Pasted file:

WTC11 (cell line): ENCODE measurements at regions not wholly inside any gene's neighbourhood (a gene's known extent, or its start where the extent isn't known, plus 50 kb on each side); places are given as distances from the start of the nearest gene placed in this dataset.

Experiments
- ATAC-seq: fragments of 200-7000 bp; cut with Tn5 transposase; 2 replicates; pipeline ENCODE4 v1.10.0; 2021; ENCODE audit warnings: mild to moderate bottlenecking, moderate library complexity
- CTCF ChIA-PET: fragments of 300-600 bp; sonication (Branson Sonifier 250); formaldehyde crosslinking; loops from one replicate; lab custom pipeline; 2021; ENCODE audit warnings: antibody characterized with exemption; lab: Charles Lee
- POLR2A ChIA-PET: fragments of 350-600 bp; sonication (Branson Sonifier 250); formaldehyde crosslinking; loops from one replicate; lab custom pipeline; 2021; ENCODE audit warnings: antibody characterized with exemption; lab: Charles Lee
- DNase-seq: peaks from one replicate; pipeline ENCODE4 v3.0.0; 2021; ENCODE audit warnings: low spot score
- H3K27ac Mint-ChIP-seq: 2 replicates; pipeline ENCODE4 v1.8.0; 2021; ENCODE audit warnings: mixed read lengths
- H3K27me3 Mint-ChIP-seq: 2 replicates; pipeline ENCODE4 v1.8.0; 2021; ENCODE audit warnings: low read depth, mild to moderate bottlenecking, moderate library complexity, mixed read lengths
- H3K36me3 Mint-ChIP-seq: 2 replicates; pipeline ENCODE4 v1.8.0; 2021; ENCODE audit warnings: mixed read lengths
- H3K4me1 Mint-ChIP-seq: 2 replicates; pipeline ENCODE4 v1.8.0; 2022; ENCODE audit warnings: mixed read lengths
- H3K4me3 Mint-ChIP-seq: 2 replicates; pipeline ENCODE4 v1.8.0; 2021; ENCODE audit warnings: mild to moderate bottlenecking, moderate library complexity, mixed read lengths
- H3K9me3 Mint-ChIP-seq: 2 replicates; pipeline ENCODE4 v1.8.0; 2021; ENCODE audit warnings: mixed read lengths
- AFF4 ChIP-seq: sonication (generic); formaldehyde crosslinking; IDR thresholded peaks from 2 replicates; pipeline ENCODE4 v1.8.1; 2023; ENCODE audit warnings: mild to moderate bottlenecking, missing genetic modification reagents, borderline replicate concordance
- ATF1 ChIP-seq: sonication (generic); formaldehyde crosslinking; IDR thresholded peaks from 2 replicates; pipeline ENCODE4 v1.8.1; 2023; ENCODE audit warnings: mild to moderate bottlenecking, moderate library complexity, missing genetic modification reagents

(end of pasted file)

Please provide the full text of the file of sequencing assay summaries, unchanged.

WTC11 (cell line): ENCODE measurements at regions not wholly inside any gene's neighbourhood (a gene's known extent, or its start where the extent isn't known, plus 50 kb on each side); places are given as distances from the start of the nearest gene placed in this dataset.

Experiments
- ATAC-seq: fragments of 200-7000 bp; cut with Tn5 transposase; 2 replicates; pipeline ENCODE4 v1.10.0; 2021; ENCODE audit warnings: mild to moderate bottlenecking, moderate library complexity
- CTCF ChIA-PET: fragments of 300-600 bp; sonication (Branson Sonifier 250); formaldehyde crosslinking; loops from one replicate; lab custom pipeline; 2021; ENCODE audit warnings: antibody characterized with exemption; lab: Charles Lee
- POLR2A ChIA-PET: fragments of 350-600 bp; sonication (Branson Sonifier 250); formaldehyde crosslinking; loops from one replicate; lab custom pipeline; 2021; ENCODE audit warnings: antibody characterized with exemption; lab: Charles Lee
- DNase-seq: peaks from one replicate; pipeline ENCODE4 v3.0.0; 2021; ENCODE audit warnings: low spot score
- H3K27ac Mint-ChIP-seq: 2 replicates; pipeline ENCODE4 v1.8.0; 2021; ENCODE audit warnings: mixed read lengths
- H3K27me3 Mint-ChIP-seq: 2 replicates; pipeline ENCODE4 v1.8.0; 2021; ENCODE audit warnings: low read depth, mild to moderate bottlenecking, moderate library complexity, mixed read lengths
- H3K36me3 Mint-ChIP-seq: 2 replicates; pipeline ENCODE4 v1.8.0; 2021; ENCODE audit warnings: mixed read lengths
- H3K4me1 Mint-ChIP-seq: 2 replicates; pipeline ENCODE4 v1.8.0; 2022; ENCODE audit warnings: mixed read lengths
- H3K4me3 Mint-ChIP-seq: 2 replicates; pipeline ENCODE4 v1.8.0; 2021; ENCODE audit warnings: mild to moderate bottlenecking, moderate library complexity, mixed read lengths
- H3K9me3 Mint-ChIP-seq: 2 replicates; pipeline ENCODE4 v1.8.0; 2021; ENCODE audit warnings: mixed read lengths
- AFF4 ChIP-seq: sonication (generic); formaldehyde crosslinking; IDR thresholded peaks from 2 replicates; pipeline ENCODE4 v1.8.1; 2023; ENCODE audit warnings: mild to moderate bottlenecking, missing genetic modification reagents, borderline replicate concordance
- ATF1 ChIP-seq: sonication (generic); formaldehyde crosslinking; IDR thresholded peaks from 2 replicates; pipeline ENCODE4 v1.8.1; 2023; ENCODE audit warnings: mild to moderate bottlenecking, moderate library complexity, missing genetic modification reagents